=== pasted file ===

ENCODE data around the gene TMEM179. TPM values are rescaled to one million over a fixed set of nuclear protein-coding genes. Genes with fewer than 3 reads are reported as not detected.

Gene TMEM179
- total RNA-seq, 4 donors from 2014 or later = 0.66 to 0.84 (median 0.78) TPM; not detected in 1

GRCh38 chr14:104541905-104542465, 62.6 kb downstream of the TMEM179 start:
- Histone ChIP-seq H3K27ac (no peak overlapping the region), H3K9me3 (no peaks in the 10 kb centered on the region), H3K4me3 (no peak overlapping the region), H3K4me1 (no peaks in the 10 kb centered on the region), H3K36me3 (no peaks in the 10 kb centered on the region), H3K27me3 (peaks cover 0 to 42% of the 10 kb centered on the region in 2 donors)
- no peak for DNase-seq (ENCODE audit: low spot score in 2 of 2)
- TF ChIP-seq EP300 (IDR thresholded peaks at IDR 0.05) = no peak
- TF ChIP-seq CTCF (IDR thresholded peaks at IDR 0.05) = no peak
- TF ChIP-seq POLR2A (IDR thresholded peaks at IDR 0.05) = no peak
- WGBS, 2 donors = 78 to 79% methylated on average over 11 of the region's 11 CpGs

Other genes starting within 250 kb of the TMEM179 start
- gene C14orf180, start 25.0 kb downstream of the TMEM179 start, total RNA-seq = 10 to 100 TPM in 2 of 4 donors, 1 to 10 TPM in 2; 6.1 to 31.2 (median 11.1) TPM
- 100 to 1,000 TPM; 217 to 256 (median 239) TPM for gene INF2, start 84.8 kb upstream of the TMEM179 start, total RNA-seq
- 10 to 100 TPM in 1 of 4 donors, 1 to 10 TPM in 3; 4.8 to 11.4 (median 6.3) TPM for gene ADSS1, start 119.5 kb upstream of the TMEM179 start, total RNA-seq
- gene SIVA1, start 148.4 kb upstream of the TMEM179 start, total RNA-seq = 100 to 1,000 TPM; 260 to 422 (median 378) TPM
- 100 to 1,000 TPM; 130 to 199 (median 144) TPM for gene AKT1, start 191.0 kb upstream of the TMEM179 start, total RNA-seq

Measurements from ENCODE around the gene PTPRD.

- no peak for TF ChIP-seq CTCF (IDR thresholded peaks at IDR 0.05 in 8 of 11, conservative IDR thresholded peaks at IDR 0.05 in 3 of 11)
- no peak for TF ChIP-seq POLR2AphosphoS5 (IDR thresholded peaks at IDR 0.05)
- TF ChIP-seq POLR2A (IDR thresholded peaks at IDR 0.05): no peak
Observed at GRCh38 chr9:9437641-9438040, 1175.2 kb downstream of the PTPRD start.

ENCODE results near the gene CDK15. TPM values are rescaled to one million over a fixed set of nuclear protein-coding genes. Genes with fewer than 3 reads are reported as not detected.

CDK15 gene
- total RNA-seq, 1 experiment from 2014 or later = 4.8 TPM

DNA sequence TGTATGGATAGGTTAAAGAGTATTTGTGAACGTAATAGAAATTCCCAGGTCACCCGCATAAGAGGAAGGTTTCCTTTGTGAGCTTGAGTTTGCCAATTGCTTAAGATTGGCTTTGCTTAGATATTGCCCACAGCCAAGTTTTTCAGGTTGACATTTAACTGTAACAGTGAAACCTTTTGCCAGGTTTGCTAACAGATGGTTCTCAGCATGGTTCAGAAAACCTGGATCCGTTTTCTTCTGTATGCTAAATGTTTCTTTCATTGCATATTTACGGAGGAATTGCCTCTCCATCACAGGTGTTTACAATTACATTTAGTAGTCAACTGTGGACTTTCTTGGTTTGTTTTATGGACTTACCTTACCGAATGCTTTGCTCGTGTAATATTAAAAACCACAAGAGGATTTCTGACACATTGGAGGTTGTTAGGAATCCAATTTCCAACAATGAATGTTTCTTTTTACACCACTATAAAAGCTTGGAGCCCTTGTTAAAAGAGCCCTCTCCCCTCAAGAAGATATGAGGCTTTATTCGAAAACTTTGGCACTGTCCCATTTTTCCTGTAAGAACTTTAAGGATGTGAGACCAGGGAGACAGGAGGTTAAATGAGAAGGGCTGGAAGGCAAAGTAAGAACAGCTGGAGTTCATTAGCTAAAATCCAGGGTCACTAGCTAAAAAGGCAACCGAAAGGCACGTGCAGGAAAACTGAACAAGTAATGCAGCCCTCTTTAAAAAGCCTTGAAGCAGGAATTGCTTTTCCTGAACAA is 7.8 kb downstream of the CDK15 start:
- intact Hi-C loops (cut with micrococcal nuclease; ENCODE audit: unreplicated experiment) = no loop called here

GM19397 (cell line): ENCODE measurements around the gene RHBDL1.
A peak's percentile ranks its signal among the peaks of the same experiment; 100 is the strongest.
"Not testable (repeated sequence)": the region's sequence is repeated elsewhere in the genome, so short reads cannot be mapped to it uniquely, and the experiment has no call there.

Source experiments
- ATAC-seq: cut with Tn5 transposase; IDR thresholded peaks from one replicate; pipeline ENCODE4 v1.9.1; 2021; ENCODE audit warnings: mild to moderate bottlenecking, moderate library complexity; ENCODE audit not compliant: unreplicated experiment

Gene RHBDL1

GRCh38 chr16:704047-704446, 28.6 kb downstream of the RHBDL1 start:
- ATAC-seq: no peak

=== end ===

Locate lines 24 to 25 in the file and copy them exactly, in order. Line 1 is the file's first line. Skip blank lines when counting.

- total RNA-seq, 1 experiment from 2014 or later = 4.8 TPM

DNA sequence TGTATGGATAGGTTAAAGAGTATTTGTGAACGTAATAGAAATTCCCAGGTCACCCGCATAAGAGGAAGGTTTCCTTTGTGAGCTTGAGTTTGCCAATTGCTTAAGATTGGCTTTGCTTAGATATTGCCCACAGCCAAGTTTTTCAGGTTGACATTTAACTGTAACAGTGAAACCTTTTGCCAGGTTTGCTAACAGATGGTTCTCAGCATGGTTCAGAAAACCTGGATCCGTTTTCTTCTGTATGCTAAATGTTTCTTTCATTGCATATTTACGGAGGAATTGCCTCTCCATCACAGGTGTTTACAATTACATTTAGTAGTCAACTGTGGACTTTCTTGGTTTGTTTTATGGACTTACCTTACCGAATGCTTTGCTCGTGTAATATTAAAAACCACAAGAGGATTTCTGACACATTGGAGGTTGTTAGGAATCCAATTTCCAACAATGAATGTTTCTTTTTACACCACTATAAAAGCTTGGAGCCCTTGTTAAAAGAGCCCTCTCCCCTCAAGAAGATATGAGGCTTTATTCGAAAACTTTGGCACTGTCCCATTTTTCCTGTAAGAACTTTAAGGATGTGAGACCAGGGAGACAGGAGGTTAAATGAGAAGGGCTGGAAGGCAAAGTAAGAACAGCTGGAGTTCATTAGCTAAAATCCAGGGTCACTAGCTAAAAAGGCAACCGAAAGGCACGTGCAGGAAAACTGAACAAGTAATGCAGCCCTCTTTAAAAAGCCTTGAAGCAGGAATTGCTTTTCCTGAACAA is 7.8 kb downstream of the CDK15 start: